What can meditation teach me about the power of patience?
Modern society doesn’t know quite what to make of patience. On the one hand, patience may not seem to be assertive or driven enough, while on the other it’s known to be a virtue of the wise. As Master Po tells his student in the cult TV series Kung Fu, “Grasshopper, seek first to know your own journey’s beginning and end… But in this seeking, know patience.” The trick along the journey, even for an accomplished kung fu master, is to recognize when you need to speak up or take action, and when you should practice patience.
Sometimes, even when we know better, we give in to our impulses. We send off that email or text in anger and regret it almost immediately; we can’t resist buying that new gadget even though the one we’ve got is perfectly serviceable; we shout our annoyance at a friend, a child, a pet, or the driver of the car in front of us; we can’t wait to have that drink; the phone pings and we just have to look at it now. When focused on things we desire, impatience makes impulsive consumers of us; when focused on things that irritate, impatience can lead to disastrous results.
Those of us who are old enough may remember a poster featuring two turkey vultures on a branch in the desert. “Patience my ass,” one is saying, “I’m gonna kill something.” But contrary to popular belief, the quality of patience is less a matter of passive waiting and more a matter of recognizing our options. It flies in the face of impulsivity and lets us play the long game when that’s our best choice.
In his article The Lost Virtue of Patience, psychiatrist and author Neel Burton writes, “Rather than make us into a hostage to fortune, patience frees us from frustration and its ills, and affords us the calm and perspective to think, say, and do the right thing in the right way at the right time—while still being able to enjoy all the other things that are good in our life.”
Okay, I get it, patience is good. But how can I increase my patience?
We’re delighted that you asked. Meditation and patience are natural allies. You don’t need to seek out a specific meditation for patience, especially if mindfulness practice is on your radar. There’s no better training ground than mindfulness. Similarly, when you engage in mindfulness, you will need a healthy dose of patience to keep going.
In Zen Buddhism, patience is the second of seven “attitudinal foundations,” or pillars, of mindfulness. In his book Full Catastrophe Living, applied mindfulness pioneer Jon Kabat-Zinn presents these as:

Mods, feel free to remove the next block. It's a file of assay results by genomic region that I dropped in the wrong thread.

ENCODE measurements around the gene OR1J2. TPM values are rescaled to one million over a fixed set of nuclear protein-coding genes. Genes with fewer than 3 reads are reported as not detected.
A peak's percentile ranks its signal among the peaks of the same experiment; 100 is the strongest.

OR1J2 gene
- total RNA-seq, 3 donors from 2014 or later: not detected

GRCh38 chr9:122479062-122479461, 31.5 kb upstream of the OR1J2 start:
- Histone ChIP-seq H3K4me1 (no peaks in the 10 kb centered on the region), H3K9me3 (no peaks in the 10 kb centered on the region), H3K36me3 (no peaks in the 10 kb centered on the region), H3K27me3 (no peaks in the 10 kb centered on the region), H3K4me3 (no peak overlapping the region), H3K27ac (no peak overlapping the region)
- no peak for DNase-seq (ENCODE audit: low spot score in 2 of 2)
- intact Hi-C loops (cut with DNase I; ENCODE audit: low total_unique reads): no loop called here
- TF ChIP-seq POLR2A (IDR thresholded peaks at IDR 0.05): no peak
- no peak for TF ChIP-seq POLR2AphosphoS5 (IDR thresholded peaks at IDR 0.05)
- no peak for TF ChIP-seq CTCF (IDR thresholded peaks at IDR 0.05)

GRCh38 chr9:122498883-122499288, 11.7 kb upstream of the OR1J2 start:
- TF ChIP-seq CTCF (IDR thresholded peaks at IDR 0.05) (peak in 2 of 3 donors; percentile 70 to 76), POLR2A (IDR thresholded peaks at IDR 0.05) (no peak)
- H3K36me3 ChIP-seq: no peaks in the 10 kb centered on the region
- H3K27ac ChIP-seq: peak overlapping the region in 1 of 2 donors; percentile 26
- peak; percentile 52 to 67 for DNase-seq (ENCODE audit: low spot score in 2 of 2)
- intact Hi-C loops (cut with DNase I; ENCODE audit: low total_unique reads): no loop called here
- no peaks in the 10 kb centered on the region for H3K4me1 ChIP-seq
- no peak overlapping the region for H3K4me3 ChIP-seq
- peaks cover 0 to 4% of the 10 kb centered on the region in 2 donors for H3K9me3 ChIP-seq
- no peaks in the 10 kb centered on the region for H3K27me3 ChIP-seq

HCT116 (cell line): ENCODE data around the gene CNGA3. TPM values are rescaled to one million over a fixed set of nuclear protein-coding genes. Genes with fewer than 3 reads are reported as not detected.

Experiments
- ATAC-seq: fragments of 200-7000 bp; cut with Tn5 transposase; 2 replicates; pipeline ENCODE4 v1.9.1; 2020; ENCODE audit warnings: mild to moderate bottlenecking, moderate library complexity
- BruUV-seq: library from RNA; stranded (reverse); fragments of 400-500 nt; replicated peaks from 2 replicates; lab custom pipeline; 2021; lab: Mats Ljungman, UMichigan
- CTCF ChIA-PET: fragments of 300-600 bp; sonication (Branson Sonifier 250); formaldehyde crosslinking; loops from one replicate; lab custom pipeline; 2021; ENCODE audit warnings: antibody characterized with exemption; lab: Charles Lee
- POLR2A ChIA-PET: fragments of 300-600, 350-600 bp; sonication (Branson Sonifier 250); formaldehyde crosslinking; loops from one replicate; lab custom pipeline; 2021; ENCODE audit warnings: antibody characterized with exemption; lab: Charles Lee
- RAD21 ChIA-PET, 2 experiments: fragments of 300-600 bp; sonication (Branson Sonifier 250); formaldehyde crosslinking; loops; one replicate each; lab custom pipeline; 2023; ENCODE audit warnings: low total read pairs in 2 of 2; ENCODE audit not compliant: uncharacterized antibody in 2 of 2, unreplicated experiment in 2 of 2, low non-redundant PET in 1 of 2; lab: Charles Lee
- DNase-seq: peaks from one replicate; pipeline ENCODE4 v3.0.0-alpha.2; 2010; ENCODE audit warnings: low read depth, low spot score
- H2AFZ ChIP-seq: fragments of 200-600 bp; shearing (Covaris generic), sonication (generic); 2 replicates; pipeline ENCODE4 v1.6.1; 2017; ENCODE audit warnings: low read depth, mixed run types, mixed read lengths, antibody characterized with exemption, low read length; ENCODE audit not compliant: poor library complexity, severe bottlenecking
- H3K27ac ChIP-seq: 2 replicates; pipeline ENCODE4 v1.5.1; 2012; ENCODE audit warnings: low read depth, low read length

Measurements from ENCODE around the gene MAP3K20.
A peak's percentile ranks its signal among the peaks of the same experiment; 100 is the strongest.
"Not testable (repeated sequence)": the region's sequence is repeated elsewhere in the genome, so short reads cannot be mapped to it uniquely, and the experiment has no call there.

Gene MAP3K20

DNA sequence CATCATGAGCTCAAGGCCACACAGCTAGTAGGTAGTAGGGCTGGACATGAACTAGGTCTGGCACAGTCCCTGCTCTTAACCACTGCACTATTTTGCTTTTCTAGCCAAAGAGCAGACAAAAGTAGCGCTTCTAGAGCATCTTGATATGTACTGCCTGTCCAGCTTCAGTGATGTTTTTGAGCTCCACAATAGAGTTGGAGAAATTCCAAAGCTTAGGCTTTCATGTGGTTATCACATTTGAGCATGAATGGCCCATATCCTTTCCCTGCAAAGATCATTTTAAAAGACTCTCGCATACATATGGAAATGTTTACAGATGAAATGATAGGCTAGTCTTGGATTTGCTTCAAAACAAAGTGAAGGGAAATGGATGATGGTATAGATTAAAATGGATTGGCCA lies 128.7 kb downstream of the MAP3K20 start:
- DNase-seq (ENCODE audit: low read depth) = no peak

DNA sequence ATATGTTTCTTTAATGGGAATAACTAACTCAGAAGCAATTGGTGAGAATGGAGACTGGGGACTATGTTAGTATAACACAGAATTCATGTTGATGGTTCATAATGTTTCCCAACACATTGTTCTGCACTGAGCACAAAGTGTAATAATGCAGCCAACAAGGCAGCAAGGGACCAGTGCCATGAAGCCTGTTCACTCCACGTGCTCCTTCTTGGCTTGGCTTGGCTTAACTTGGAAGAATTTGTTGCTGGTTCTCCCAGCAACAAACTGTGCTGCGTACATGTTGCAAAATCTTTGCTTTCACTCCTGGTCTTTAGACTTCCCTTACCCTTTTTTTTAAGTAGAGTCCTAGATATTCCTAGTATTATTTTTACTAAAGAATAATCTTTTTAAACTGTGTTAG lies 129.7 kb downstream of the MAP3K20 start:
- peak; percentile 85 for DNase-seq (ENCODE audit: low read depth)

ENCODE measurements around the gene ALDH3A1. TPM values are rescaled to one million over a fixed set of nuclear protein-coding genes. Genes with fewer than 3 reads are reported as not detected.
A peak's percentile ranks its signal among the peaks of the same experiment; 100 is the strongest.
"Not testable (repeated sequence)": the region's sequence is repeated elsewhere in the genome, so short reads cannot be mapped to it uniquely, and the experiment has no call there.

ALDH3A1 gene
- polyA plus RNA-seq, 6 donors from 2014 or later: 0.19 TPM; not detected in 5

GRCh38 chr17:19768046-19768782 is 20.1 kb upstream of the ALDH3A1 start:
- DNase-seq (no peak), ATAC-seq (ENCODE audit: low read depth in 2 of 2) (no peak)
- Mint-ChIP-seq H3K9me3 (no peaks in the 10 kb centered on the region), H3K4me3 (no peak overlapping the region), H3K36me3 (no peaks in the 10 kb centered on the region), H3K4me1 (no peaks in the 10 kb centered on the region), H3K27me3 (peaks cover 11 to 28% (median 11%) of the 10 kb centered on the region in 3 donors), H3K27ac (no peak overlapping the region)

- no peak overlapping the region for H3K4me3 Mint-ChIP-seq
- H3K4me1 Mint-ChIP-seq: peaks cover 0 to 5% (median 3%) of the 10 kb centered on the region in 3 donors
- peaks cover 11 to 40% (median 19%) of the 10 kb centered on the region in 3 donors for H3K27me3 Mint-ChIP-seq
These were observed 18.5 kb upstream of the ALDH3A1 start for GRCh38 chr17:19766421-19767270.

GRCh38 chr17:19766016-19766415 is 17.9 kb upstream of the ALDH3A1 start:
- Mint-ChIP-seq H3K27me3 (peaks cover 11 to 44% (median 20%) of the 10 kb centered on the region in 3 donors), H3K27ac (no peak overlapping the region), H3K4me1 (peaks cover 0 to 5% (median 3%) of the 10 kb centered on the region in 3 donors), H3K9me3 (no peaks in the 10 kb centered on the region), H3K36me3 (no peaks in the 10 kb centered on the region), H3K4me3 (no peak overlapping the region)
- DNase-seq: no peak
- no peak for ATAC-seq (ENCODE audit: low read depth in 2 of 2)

• A Beginner’s Mind
• Letting Go
“Patience is a form of wisdom,” he writes. “It demonstrates that we understand and accept the fact that sometimes things must unfold in their own time.”
When we meditate, we experiment with how to increase or develop patience each and every time we notice that the mind has wandered, an itch is begging for attention, a memory or idea just won’t let us be, or an emotion such as frustration or boredom arises. How so? Because we’re cultivating the ability to accept what is arising in the moment and learning that we don’t have to act on it. We have choices. We don’t have to jump up from the cushion or chair; we don’t have to scratch that itch; we don’t have to disappear into a comforting daydream. We can experiment directly with the fact that everything is changing, all the time. The thought, itch, or emotion will pass and something else will vie for our attention. What are we going to do with that? Acknowledge it, apply acceptance and patience, and go back to meditation. That’s the practice.
Can meditation help me heal anger and deal with frustration?
Many of the meditation methods used today are rooted in ancient Buddhist teachings. And indeed, in classic Buddhist texts, cultivating patience is presented as the most effective antidote to anger. Frustration and anger are unpleasant and potentially destructive emotions; the good news is that when we experience them, we are naturally motivated to rein them in. In his seminal book on the bodhisattva’s way of life, the famed 8th century master Shantideva devotes a chapter to patience in which he writes:
There is no evil equal to hatred, and no spiritual practice equal to forbearance. Therefore one should develop forbearance by various means, with great effort.
One’s mind finds no peace, neither enjoys pleasure or delight, nor goes to sleep, nor feels secure while the dart of hatred is stuck in the heart.
Patience and its cousin forbearance are inclusive and accepting of what is. Instead of letting frustration, rejection, and ill temper rule the roost, we are learning to distance ourselves from them through our practice. As we become more comfortable acknowledging and letting go of emotions in our meditation, we find that this ability naturally extends into our everyday lives.
One reason why anger and hatred are considered to be so powerfully negative in Buddhism as well as in other spiritual paths is that these emotions temporarily sever our connection to other people and animals. Instead of wishing them well and being concerned with their welfare, we reject and often judge them very harshly. We are focused on what’s wrong with them instead of making the effort to handle our own emotions. And yet, even if we’ve managed to sidestep one unpleasant situation, another is likely to be lurking around the corner.
Working on ourselves through reflection and meditation is transformative. Reality doesn’t have to suit our fantasies of an ideal world. Through training in mindfulness on the cushion, we are training in patience. Each time we apply our training to the difficult situations we encounter off the cushion, we glimpse and fortify the true power of patience.